I personally watched a lot of Who's The Boss during my homeschooling days and pretended Angela and Tony were my friends. I would've been one of those "poorly socialized homeschoolers" that you hear about through the grapevine. There weren't really any homeschoolers when I was homeschooled though; and I lived in the sticks. There weren't too many options for real friends, unless you counted the milk cows next door, and they never seemed to be up for many playdates or mall excursions.
post #12 of 39
Dh and I are simply not into massive control mode for our children. I personally don't think one can hs well with such inflexible thinking. We are hsers so we can be free from arbitrary control--so we have freedom.

I *want* my kids to have freedom to make decisons, and that includes whether they want to watch a bit of TV or a movie, or produce their own video (which they've done) and watch themselves.

We are not into banning *anything* here. We don't even ban toys. Can you *imagine*???

We watched Beach Party with Anette and Frankie last night, even! What a hoot! The kids were roaring! Today even the 7 yr old is gagging as she sings "Treat Him Nicely" Now *that* movie was truly educational!!

I can't even read anti TV parenting sites. They just seem control freaky to me. I don't know any folks who don't enjoy a good film every now and again. So to forbid a child or teen? That's just plain disrespectful and wrong, imo. So we homeschool and completely reject the notion of dictatorial media blackout here.
post #13 of 39
Another unschooling tv watching family here(but we don't have cable)!
But I also know several unschooling families IRL who do not own a tv and that works really well for them.
Unschooling and tv viewing for me means doing what feels right for your family.

Take Care,
Erika:
post #14 of 39
I think what you will find is that children who are respected and know they have freedom to make decsions about play, food, TV etc mostly make 'good' choices. My kids go days without turning anything on. They can play with dust, I swear. TV is just one of about a zillion choices. Its just not the magnet people think when children live in a rich environment. I also would not care at all if they turned on a movie, either. I wouldn't even make them clean up the marble runs first. : Slacker mom am I.

They watched a movie last night, and so far today (6 pm) the TV has not been turned on once. Three of my children (14, 12 and 7) have taken over the living room making marble runs with every ramp, block, tube etc etc. My son did listen to part of a Red Sox game on the radio, however.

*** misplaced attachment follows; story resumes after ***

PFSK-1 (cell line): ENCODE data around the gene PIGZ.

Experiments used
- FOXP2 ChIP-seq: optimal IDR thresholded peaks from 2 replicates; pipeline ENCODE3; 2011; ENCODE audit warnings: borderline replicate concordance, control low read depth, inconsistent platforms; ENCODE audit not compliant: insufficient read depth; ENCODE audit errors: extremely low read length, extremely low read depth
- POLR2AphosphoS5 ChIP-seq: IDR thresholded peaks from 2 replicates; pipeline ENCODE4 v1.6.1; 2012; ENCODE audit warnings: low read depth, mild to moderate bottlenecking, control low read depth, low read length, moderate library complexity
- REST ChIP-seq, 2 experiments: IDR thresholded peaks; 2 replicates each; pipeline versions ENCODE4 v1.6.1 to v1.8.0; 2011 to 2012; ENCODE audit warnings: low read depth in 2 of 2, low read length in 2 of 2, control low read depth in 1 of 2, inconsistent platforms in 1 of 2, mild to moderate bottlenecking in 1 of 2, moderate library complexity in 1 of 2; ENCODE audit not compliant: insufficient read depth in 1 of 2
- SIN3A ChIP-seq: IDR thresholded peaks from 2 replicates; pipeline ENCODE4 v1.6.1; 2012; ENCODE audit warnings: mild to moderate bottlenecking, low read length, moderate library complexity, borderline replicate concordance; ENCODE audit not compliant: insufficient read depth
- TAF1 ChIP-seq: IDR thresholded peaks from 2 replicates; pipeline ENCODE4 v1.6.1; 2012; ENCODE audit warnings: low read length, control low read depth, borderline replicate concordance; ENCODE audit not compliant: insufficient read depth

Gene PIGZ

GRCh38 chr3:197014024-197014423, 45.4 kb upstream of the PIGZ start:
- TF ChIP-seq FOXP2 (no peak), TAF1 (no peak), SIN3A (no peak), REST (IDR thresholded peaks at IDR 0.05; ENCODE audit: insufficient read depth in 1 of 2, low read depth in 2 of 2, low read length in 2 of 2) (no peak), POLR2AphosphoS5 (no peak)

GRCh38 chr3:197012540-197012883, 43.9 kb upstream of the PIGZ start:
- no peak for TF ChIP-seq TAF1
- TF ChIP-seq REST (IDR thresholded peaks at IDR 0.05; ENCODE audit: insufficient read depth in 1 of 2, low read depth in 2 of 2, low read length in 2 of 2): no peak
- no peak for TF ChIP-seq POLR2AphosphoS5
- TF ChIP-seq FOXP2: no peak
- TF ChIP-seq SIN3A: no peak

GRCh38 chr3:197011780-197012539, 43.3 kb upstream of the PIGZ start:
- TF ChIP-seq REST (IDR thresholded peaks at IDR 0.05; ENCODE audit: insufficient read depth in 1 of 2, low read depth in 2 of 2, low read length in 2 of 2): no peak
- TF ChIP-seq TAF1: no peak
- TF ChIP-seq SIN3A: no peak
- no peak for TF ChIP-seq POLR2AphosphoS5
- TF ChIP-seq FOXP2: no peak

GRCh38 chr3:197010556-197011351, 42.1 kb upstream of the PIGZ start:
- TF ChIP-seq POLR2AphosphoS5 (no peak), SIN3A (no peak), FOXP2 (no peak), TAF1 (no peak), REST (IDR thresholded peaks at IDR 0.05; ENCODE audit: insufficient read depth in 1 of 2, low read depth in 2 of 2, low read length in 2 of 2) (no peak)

post #15 of 39
Ummmm, t.v.s don't compost, so it would be the environmentally sound choice to keep it.

My kids watch some t.v., but I limit time and content. I don't know if that makes me one of those horrible people who lets their kids watch t.v. or one of those horrible people who imposes their own ideas of appropriateness on the children. Huh.
post #16 of 39
I think not having a tv, and having one but not allowing your children to watch it, are two different things.
One is a lifestyle choice for the whole family, the other is a control issue.
I have no problem with my little one watching some tv (though I prefer her to watch dvds instead of tv because of the advertising content etc) I don't tell her she can't watch it but try and make sure there are more interesting alternatives available and so far she's only turned them down when she has a brand new dvd that she really wants to see.
post #17 of 39
I do found some of the research on tv and it's negative impact on the brain waves of small children compelling, which is why I wouldn't put a little one in front of the TV or be OK with them sitting in front of the TV for long periods of time. In that way, I differ from 'radical unschoolers'. If new research shows any of that to be crazy, I'll revisit my thoughts on feeling ok or not with unlimited TV for little ones.